Samuel Wyman bought the house and property from the Carrolls in 1839. In 1902, Homewood and its surrounding land were bequeathed to Hopkins as the site of the university's new campus. The donation was made by William Wyman, who inherited the property from his father, and William Keyser, his first cousin. According to Keyser's letters, the family donated the property out of concern that the encroaching city would eventually claim their beloved Homewood. They knew that with Johns Hopkins as its guardian, the building would be both protected and preserved.

Homewood was used as administrative offices for the university throughout much of the 20th century. Previously, it had served as home for the Country School for Boys, now the Gilman School; the Johns Hopkins Club; and graduate student housing. It also had a brief stint as a museum in the 1930s.

In 1973, Robert G. Merrick, an alumnus and university trustee, established an endowment to help restore Homewood as a permanent historic house museum. The building was opened to the public in 1987 after several years of research, archaeological investigation and restoration by the university.

Merrick had lived in Homewood House when he was a graduate student at Johns Hopkins, and the concept for the book arose from Anne Pinkard, his daughter.

"That turned out to be very lucky for us," Arthur said. "What fixed in his mind was that Homewood should be a museum, and it was the endowment provided by him that paid for the restoration of the house. And it's an endowment that forms a large part of our operating revenue each year. So it was always Anne Pinkard's desire to have a book that would record the importance of Homewood on an architectural level, the quality of the restoration effort and also to honor her father and his love of Homewood House."

A first look at the book.

Pinkard said that her father would regularly recount stories about his time at Homewood. One oft-repeated vignette was of a fellow housemate, a young man studying at Peabody, who would sing his way home as he walked up North Charles Street. With the windows open, Merrick said he could hear the song from a half-mile away.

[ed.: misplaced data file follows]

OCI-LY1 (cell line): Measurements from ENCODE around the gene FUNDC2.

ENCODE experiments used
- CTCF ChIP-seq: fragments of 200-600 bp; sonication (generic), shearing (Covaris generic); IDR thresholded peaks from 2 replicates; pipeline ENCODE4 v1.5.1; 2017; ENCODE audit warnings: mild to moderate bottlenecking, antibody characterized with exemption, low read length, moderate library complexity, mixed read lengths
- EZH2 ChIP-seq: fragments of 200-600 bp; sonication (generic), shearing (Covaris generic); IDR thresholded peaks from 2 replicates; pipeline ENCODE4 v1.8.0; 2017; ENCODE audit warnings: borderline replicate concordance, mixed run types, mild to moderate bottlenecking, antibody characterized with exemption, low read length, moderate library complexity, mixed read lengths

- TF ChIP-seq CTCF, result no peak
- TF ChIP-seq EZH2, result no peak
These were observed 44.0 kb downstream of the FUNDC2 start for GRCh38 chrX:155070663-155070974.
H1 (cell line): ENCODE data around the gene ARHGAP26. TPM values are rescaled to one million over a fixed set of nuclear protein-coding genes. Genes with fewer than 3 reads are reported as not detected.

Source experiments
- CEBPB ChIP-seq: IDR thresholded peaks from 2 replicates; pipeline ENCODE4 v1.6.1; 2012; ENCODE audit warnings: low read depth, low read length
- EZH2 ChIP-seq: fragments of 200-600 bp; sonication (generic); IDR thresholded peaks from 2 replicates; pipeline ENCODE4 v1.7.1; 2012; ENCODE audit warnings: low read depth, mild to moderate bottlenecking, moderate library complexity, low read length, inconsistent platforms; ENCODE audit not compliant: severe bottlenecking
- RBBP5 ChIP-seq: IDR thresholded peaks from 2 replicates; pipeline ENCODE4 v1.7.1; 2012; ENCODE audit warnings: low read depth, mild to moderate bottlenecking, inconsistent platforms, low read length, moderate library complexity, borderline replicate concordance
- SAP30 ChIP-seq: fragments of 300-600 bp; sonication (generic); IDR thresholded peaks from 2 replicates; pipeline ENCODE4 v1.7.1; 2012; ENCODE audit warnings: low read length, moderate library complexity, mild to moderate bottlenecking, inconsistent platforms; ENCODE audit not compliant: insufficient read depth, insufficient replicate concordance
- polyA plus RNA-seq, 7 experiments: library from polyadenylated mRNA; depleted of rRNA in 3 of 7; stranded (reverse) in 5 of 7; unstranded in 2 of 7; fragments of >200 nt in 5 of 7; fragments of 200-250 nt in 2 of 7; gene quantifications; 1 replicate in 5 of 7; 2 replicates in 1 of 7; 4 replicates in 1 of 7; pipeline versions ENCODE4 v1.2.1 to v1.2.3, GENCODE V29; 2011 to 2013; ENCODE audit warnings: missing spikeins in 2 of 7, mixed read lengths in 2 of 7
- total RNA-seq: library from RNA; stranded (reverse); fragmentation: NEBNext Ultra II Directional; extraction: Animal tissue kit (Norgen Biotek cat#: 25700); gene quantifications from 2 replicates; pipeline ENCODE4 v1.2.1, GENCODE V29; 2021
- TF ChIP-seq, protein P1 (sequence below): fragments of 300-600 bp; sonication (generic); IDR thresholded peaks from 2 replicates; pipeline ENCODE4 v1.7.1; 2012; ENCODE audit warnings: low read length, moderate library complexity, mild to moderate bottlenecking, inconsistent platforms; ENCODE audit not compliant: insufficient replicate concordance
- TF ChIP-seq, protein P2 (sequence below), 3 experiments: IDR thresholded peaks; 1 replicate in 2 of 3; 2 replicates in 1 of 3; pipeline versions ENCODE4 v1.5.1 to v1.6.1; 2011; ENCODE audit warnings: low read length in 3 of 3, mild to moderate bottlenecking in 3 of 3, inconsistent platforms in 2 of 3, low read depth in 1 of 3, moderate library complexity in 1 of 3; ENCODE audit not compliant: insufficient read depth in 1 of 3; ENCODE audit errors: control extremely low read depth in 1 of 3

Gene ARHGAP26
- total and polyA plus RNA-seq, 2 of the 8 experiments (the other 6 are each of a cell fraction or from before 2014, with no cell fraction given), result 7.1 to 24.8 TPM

"I know my father would very pleased with this book and all it represents. He cared so much about the preservation of Homewood," Pinkard said. "He loved his time at Johns Hopkins and was so in love with the house."

To piece together the narrative, the book's authors culled primary sources, including family letters and probate inventories, and and also brought together previously unpublished research on the family, the house and its furnishings. Some of the research discoveries highlighted as part of the 200th anniversary exhibition in 2002, Building Homewood, have also been included and expounded upon.

"This is really the first time when all the little tidbits of daily life at Homewood have been brought together in accessible and footnoted form," Arthur said. "There are wonderful moments recounted here, including details on the construction and furnishing of the house."

Cindy Kelly said that in many ways the house is quintessential Hopkins, and the book celebrates its enduring position on the Homewood campus.

"This book gave us the opportunity to talk about what a vital role this house can play in the larger JHU community," Kelly said. "It really demonstrates how much research is ongoing here, work being done by students and our current visiting scholar. We are learning more and more about not only the house's history but that of early 19th-century Baltimore. While many homes of its kind have been lost forever, the footprint of Homewood House has remained virtually unchanged and its interior preserved for generations to come."